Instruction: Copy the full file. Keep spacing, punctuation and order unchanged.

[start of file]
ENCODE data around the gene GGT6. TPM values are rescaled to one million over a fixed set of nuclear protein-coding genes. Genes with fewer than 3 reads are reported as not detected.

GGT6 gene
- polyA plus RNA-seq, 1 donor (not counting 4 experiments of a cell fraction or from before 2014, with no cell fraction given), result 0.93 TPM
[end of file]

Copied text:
ENCODE data around the gene GGT6. TPM values are rescaled to one million over a fixed set of nuclear protein-coding genes. Genes with fewer than 3 reads are reported as not detected.

GGT6 gene
- polyA plus RNA-seq, 1 donor (not counting 4 experiments of a cell fraction or from before 2014, with no cell fraction given), result 0.93 TPM